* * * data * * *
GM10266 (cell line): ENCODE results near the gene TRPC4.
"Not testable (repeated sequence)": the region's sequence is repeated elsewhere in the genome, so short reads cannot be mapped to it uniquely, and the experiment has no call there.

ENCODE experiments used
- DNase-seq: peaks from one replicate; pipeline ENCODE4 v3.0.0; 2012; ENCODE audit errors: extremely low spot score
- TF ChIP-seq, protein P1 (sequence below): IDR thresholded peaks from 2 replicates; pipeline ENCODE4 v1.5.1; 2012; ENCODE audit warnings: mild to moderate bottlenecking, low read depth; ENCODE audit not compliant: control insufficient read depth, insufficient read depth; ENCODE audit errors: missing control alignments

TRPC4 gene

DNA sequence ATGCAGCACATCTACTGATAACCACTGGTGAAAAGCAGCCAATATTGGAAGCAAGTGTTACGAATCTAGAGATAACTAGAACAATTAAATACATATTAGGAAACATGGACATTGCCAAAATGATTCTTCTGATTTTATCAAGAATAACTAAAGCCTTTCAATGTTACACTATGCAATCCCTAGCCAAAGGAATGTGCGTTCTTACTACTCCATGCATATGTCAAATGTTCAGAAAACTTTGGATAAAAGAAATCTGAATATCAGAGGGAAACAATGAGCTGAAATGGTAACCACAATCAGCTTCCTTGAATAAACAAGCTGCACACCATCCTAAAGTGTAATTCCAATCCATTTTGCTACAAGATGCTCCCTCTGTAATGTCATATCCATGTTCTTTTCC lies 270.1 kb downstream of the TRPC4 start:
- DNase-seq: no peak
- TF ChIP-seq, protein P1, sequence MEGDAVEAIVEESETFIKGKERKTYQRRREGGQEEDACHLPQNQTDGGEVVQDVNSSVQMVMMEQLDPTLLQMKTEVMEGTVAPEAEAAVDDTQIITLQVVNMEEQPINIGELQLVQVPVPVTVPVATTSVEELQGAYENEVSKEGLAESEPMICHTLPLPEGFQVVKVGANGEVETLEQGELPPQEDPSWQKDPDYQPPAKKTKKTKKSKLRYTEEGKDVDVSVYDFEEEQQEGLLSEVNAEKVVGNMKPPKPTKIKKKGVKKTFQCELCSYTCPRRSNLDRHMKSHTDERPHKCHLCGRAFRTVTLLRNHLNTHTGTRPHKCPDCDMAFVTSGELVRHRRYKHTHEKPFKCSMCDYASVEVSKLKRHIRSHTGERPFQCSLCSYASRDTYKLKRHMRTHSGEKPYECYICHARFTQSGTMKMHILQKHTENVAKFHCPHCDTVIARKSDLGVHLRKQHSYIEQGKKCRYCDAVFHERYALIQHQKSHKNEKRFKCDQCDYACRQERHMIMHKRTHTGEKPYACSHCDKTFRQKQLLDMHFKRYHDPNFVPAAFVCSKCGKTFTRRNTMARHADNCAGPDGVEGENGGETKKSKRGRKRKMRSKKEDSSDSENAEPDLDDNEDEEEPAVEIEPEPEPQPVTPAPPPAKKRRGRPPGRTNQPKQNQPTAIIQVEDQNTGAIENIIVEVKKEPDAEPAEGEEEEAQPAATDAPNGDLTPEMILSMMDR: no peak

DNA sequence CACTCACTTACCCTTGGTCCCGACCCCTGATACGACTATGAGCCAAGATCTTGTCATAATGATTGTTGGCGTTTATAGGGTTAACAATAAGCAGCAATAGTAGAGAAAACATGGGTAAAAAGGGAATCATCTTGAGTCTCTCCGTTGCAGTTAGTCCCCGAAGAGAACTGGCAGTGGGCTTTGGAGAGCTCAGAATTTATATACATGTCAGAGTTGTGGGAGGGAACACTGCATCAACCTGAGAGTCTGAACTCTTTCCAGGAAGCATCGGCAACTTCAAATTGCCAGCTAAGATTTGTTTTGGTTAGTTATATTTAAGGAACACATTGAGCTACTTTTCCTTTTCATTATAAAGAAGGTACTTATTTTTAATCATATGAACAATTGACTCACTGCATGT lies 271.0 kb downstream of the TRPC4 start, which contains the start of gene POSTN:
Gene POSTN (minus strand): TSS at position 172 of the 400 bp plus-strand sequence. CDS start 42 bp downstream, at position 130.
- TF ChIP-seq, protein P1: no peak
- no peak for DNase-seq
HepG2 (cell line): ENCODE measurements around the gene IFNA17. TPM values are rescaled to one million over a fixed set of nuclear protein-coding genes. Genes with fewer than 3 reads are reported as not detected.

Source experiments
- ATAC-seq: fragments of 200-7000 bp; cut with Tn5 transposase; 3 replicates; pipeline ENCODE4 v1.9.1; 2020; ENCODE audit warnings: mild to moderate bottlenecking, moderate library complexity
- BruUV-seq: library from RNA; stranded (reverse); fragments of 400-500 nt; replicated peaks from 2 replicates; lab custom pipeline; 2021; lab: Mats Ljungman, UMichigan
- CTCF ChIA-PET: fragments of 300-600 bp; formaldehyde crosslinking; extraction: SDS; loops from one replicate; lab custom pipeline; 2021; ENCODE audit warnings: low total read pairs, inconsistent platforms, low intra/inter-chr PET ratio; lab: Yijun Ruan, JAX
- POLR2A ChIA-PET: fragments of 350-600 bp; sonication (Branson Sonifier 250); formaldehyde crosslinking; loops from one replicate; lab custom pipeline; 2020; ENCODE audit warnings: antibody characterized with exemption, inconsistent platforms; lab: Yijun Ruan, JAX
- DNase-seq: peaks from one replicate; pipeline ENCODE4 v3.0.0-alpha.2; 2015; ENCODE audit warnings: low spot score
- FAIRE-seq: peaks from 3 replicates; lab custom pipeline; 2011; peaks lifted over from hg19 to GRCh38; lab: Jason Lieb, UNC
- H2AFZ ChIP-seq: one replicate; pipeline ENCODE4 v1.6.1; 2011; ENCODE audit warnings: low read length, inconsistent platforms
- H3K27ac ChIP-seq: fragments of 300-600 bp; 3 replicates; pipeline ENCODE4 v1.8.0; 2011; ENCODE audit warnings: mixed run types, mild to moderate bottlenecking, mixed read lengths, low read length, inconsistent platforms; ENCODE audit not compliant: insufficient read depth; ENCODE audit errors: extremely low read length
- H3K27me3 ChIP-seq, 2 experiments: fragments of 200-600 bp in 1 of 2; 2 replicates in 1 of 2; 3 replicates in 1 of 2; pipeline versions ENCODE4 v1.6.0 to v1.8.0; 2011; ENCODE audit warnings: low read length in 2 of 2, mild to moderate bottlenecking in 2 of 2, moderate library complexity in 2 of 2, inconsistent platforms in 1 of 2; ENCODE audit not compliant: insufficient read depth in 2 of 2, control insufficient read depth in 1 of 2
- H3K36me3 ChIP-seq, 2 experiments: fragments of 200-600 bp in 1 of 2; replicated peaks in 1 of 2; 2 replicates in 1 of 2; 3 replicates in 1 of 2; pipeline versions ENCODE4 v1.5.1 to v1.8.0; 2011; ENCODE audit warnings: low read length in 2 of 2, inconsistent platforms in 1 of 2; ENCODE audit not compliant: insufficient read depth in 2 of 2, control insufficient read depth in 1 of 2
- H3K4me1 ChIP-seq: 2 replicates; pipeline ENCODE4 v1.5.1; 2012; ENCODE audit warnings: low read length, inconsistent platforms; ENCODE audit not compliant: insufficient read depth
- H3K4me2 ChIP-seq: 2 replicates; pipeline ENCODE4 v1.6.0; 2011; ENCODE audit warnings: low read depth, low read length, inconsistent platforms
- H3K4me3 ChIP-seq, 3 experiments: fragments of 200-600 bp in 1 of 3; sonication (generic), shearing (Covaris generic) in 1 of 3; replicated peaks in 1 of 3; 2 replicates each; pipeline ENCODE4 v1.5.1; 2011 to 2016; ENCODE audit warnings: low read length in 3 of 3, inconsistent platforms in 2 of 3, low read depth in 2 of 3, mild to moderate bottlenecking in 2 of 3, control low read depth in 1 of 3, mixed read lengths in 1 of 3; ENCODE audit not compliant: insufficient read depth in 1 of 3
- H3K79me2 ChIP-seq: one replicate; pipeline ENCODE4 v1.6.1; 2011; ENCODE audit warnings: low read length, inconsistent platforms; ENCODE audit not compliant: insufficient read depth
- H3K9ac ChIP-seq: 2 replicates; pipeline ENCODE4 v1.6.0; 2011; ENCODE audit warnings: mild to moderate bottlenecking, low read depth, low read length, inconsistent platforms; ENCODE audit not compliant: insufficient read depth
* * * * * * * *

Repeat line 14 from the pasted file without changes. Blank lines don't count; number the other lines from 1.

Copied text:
HepG2 (cell line): ENCODE measurements around the gene IFNA17. TPM values are rescaled to one million over a fixed set of nuclear protein-coding genes. Genes with fewer than 3 reads are reported as not detected.